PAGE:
With the population of a planet hanging in the balance, we’re introduced to Star-Lord, who makes a confident and understated entrance (despite the characteristic internal self-doubt Claremont’s script would display later in the issue). It’s never really made clear who our hero is, or where he came from, but that’s actually a strength of this story. It’s more entertaining to try to piece together the details of our hero’s powers and origin as we go along (and besides, it was all on display in the character’s inaugural appearance in Marvel Preview #4 for those who simply had to know).
In the pages that follow, we learn that Star-Lord can breathe in outer space, that he can handle himself in a fight, and that he takes a dim view of slavers. But freeing Kip, Sarah, and everyone else on the slave ship is just the start of our adventure.
In short order we are winging across the galaxy with our little crew, exactly in the fast-paced manner that we’d learn to love when Han Solo settled behind the controls of his Millennium Falcon.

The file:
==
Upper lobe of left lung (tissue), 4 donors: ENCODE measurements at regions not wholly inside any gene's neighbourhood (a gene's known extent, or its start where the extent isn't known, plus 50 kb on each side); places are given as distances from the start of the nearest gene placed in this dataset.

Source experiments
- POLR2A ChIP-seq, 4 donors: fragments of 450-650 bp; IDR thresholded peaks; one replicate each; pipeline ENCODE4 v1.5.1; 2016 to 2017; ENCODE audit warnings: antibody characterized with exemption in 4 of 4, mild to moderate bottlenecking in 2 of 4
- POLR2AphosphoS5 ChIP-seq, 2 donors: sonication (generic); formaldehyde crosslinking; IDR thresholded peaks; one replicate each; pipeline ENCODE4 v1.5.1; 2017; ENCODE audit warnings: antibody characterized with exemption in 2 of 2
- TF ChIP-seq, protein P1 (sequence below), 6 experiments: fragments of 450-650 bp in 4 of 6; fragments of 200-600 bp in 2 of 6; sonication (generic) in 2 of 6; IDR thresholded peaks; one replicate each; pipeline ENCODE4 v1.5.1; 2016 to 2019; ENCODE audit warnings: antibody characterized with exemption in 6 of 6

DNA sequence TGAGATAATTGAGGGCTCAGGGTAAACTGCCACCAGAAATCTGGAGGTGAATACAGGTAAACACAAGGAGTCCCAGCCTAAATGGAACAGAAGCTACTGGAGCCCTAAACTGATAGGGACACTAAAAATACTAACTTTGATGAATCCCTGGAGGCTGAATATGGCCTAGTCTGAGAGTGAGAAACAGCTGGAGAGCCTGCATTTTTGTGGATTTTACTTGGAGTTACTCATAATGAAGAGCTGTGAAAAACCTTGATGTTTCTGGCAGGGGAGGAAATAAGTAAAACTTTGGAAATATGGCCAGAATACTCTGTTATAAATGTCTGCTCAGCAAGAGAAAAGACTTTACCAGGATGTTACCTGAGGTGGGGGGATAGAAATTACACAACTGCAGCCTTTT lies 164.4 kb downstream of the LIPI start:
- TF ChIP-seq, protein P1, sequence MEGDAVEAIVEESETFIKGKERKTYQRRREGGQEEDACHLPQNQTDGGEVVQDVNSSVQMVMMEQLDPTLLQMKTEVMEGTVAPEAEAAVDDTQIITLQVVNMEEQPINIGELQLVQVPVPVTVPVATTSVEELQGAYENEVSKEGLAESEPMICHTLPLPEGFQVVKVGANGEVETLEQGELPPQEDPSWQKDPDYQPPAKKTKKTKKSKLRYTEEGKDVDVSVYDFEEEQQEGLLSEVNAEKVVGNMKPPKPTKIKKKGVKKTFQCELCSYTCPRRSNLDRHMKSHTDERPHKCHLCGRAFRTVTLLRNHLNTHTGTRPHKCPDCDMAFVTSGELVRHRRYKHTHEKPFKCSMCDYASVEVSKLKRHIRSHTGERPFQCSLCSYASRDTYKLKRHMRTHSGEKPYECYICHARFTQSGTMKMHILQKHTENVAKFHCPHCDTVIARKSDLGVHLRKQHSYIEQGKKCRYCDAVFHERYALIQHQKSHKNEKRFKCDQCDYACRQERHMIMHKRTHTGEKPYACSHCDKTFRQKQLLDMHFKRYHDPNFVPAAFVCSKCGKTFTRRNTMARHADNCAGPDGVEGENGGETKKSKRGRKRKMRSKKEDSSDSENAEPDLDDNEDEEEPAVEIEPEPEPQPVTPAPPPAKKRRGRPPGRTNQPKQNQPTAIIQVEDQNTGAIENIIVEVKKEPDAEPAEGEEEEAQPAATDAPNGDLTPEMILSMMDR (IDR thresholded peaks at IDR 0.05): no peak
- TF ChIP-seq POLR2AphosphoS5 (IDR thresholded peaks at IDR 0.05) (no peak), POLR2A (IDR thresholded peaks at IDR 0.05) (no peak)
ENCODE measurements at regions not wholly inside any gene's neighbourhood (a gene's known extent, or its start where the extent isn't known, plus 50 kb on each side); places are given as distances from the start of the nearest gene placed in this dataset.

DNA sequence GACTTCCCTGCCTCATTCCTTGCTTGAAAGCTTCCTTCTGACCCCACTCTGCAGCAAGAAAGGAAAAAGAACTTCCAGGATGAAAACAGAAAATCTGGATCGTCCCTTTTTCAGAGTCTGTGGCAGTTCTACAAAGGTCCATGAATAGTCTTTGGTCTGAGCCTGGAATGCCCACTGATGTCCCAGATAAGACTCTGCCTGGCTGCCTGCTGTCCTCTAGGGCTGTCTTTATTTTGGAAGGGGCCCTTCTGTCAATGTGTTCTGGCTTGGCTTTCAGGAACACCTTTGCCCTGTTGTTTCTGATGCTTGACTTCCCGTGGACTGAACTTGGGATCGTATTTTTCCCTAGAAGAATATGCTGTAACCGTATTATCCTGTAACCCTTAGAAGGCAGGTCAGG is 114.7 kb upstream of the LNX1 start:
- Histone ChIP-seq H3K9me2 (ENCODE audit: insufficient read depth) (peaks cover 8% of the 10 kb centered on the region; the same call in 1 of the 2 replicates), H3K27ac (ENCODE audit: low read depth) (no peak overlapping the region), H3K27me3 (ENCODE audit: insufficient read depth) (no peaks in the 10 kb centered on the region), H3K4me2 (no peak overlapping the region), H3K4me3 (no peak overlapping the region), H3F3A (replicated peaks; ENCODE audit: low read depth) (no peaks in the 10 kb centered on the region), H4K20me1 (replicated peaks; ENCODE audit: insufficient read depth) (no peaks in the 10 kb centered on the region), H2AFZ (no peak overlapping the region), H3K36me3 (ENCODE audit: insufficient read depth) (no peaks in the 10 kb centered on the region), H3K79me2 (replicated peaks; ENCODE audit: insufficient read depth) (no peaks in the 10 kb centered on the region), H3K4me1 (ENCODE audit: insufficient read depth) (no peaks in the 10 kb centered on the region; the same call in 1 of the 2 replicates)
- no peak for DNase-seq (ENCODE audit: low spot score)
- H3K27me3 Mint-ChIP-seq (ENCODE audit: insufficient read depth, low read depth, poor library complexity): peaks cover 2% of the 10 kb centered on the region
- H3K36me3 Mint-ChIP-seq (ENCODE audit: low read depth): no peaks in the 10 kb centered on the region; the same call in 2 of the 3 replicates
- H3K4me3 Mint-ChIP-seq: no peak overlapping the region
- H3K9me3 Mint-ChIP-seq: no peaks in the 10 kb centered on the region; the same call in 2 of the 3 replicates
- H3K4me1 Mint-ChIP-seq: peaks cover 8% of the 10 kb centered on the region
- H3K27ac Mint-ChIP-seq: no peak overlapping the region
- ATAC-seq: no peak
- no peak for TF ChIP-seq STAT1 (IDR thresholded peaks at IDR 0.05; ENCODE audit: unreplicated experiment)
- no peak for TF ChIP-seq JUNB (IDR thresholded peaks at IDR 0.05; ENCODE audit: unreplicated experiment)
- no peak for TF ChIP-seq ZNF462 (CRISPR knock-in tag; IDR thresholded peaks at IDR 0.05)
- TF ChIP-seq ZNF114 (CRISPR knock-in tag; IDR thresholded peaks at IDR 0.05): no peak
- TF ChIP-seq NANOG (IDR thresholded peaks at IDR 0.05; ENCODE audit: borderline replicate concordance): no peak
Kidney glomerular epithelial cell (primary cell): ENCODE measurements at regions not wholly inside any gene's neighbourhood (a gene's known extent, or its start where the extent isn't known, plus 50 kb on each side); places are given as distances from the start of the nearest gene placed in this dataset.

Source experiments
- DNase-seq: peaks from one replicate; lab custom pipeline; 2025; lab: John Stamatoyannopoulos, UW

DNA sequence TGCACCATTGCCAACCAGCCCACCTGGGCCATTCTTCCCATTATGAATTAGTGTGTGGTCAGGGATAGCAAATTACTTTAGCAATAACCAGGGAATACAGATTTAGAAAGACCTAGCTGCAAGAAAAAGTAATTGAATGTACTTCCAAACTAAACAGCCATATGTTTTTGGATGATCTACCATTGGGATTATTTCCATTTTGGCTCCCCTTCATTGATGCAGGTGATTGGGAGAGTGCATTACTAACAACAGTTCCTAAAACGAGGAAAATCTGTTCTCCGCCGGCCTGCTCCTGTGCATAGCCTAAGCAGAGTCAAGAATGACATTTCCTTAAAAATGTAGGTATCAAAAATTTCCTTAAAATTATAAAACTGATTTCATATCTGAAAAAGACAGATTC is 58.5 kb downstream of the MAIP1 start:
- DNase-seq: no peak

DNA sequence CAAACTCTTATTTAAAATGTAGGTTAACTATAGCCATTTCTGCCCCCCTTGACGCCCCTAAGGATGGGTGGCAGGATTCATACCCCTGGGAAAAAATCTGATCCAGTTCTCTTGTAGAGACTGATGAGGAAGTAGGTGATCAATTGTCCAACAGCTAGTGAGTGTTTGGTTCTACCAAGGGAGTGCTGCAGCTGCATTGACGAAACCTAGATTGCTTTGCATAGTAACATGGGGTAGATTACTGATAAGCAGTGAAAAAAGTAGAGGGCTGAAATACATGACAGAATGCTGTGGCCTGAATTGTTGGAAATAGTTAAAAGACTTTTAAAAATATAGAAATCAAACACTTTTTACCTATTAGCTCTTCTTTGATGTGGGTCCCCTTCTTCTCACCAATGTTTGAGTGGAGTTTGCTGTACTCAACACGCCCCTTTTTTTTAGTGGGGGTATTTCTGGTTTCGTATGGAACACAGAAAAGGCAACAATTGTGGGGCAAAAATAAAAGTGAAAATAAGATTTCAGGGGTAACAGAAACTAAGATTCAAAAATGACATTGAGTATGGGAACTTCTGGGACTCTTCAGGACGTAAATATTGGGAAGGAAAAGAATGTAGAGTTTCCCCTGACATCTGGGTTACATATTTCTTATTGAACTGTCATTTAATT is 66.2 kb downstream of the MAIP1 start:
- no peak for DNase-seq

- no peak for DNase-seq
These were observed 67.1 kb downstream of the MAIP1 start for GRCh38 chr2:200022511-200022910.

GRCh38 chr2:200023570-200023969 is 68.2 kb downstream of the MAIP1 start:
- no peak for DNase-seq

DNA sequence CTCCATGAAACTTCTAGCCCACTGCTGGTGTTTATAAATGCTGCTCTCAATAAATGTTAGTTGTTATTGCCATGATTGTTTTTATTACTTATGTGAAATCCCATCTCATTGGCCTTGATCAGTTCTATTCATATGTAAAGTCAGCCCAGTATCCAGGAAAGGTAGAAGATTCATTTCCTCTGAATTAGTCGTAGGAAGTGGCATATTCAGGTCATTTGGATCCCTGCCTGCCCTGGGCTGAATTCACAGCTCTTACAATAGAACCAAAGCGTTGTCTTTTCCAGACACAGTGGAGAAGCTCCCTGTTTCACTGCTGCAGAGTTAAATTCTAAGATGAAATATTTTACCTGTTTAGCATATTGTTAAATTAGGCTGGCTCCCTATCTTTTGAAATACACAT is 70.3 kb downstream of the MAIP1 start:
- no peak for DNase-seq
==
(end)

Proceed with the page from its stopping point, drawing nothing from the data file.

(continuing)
Star-Lord’s spaceship isn’t quite so cool as Han’s legendary ride, but “Ship” has secrets of her own. For one thing, she can change shape. For another, she’s sentient … and she may also be in love with our hero. Certainly Star-Lord and “Ship” have a long and unexplained history between them — just another of a score of intriguing story hooks Claremont drops into this story.
So far we’ve checked off most of the compulsory boxes for a good space opera. A virtuous hero, young people in distress, spaceships and starfaring adventure, enigmas and mysteries at every turn.
But there are also hissable bad guys, who torment our innocent supporting characters …
… cruel lizardmen who get exactly what they deserve …
… and in the finest sword-and-planet tradition, our hero locks steel with a corrupt galactic nobleman to determine the fate of a stellar empire. Looking back on this sequence from a post-Star Wars perspective, it’s impossible not to hear lightsabers humming and crackling.
“Windhoelme” is a brilliant bit of comic book space pulp, fast-paced, imaginative, heartfelt, and fun. It (re)introduces a great science fiction hero in Star-Lord and follows him on an arc that sees him liberate the throne of a far-flung star empire, and then toss it all aside for a life of adventure roaming the stars …